Task-Aware Garbage Collection in a Multi-Tasking Virtual Machine

Sunil Soman, Laurent Daynes, and Chandra Krintz
2006 International Symposium on Memory Management (ISMM'06), June 2006, Ottawa, Canada (Co-located with PLDI'06)



A multi-tasking virtual machine (MVM) executes multiple programs in isolation, within a single operating system process. The goal of a MVM is to improve startup time, overall system throughput, and performance, by effective reuse and sharing of system resources across programs (tasks). However, multitasking also mandates a memory management system capable of offering a guarantee of isolation with respect to garbage collection costs, accounting of memory usage, and timely reclamation of heap resources upon task termination.

To this end, we investigate and evaluate, novel task-aware extensions to a state-of-the-art MVM garbage collector (GC). Our task-aware GC exploits the generational garbage collection hypothesis, in the context of multiple tasks, to provide performance isolation by maintaining task-private young generations. Task aware GC facilitates concurrent per-task allocation and promotion, and minimizes synchronization and scanning overhead. In addition, we efficiently track per-task heap usage to enable GC-free reclamation upon task termination. Moreover, we couple these techniques with a light-weight synchronization mechanism that enables per-task minor collection, concurrently with allocation by other tasks.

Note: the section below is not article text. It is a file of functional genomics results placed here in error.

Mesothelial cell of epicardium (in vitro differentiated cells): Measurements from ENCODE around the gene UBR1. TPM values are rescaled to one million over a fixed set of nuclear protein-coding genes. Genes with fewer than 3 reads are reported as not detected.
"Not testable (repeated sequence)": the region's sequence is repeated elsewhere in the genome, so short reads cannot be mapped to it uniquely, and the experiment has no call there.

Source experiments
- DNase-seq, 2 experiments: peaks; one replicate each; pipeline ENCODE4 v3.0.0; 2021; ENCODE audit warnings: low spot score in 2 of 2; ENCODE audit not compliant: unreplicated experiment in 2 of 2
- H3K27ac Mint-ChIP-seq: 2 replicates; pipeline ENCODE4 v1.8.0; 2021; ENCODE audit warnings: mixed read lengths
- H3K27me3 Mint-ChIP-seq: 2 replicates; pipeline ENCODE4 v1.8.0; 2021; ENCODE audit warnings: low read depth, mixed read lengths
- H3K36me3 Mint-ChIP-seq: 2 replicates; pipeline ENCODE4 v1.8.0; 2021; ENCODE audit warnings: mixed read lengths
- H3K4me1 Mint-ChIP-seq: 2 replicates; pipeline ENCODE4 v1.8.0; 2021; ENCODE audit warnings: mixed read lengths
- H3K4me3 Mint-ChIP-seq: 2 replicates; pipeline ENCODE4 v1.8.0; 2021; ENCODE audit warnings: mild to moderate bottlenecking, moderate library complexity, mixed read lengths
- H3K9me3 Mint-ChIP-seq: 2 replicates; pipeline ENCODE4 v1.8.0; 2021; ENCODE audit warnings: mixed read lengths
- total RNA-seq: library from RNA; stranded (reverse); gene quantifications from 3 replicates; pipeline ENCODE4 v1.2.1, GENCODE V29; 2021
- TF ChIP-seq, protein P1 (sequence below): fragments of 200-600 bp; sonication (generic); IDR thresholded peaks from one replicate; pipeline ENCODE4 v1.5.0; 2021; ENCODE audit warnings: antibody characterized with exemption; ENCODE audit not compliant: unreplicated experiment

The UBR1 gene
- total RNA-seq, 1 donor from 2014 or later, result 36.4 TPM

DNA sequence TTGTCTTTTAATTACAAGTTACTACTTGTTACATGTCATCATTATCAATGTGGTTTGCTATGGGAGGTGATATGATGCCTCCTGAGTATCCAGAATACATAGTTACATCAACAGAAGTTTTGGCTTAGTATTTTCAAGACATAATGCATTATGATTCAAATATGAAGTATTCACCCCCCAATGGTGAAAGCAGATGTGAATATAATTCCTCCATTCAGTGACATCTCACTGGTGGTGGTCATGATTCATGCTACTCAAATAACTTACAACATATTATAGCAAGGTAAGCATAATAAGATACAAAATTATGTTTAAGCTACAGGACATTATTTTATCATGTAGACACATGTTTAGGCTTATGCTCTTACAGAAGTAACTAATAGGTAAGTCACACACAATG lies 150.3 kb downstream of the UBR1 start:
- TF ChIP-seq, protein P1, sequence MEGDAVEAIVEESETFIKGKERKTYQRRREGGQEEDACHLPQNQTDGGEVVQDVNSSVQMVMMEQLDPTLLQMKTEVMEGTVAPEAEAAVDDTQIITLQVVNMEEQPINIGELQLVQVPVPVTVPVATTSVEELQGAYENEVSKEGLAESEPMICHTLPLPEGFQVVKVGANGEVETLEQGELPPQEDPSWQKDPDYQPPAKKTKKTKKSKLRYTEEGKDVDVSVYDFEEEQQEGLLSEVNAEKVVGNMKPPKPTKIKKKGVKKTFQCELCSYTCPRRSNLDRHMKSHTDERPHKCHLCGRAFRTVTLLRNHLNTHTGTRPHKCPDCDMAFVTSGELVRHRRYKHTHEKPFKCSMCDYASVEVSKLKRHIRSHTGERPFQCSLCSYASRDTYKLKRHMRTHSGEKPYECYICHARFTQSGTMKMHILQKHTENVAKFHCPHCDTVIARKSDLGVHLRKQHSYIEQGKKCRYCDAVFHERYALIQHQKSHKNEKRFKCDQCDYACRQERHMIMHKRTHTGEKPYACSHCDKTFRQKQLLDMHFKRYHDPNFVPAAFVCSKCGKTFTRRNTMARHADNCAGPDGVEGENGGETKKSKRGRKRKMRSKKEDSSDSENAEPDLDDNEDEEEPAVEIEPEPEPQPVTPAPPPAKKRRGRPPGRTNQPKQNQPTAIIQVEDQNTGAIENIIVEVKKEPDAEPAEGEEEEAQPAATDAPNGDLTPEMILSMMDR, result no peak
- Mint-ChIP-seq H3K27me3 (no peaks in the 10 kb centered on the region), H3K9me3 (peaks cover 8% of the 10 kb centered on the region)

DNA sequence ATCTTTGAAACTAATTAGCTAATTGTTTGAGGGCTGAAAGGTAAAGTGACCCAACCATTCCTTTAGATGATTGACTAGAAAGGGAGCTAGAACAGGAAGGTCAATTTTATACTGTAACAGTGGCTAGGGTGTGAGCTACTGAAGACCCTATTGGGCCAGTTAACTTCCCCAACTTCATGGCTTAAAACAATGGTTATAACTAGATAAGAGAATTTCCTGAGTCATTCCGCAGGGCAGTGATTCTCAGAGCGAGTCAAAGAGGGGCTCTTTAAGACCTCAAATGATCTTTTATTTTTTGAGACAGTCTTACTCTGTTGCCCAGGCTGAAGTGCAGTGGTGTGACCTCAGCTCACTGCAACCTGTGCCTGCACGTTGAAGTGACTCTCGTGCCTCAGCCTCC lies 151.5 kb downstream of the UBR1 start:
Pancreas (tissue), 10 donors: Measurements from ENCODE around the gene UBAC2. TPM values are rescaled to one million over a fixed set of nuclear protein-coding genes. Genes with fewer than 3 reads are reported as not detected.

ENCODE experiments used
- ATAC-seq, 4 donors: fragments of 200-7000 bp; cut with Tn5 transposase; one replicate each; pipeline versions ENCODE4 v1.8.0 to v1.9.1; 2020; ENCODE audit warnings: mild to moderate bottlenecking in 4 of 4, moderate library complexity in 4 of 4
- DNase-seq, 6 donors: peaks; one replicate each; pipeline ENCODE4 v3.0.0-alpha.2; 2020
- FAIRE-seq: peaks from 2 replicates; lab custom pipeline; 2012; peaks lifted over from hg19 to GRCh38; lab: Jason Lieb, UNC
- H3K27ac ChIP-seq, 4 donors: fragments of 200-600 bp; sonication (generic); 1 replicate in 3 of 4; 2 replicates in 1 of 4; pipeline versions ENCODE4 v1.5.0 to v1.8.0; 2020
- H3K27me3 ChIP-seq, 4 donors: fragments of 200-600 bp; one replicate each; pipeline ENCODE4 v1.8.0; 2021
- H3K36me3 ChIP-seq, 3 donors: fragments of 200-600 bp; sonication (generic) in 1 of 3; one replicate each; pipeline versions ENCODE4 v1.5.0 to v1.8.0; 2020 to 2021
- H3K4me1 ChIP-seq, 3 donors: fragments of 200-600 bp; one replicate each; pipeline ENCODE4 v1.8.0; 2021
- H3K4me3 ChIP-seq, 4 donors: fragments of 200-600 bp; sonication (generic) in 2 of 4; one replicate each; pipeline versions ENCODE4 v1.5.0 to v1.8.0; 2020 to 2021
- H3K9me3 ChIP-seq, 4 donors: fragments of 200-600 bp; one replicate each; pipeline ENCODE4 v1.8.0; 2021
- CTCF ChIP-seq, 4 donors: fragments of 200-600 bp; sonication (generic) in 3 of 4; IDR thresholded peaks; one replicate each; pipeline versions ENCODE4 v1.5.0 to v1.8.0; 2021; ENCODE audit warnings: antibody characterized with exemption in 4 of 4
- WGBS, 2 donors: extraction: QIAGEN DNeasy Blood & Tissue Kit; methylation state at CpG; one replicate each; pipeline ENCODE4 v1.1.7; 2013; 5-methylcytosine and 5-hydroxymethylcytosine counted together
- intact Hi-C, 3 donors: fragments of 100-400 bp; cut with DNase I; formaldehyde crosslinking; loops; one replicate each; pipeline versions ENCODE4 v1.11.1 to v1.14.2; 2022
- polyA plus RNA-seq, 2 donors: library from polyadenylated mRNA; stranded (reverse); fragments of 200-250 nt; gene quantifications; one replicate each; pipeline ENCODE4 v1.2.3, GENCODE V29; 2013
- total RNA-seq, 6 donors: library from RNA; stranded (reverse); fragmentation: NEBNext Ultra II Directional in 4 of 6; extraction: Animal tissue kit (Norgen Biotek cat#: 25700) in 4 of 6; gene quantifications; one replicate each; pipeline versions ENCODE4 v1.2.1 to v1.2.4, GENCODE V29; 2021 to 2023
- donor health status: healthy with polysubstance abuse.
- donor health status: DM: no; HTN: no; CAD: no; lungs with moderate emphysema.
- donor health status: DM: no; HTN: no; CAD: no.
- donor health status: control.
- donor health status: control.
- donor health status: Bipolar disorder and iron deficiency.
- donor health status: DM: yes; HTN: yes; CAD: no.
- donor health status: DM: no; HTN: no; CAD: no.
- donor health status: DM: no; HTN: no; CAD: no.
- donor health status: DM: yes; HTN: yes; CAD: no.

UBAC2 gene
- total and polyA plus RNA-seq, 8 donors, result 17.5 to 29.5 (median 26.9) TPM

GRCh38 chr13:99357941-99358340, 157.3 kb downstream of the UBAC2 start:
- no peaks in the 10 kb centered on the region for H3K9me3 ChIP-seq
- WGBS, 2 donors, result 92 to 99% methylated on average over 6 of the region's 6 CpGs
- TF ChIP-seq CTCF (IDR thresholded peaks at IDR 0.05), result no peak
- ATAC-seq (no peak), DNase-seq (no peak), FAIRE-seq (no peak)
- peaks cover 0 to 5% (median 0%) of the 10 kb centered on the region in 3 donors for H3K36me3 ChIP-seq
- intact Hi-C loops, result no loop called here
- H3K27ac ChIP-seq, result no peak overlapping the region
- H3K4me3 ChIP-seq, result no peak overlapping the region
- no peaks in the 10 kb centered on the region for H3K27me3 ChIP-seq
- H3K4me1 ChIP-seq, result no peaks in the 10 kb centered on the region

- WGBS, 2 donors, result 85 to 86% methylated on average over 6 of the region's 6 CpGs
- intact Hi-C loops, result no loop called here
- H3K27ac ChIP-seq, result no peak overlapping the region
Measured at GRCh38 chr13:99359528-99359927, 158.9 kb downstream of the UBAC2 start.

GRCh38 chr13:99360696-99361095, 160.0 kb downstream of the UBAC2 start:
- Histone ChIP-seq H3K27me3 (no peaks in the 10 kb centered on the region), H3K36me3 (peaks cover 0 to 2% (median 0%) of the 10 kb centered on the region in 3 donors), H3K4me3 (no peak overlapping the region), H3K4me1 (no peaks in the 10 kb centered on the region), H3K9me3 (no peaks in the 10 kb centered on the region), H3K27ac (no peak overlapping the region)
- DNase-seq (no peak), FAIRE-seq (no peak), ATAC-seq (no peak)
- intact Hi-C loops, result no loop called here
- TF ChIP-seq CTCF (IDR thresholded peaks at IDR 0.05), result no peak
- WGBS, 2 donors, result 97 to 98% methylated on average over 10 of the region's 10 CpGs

We empirically evaluate the efficiency, scalability, and throughput that our task-aware GC system enables.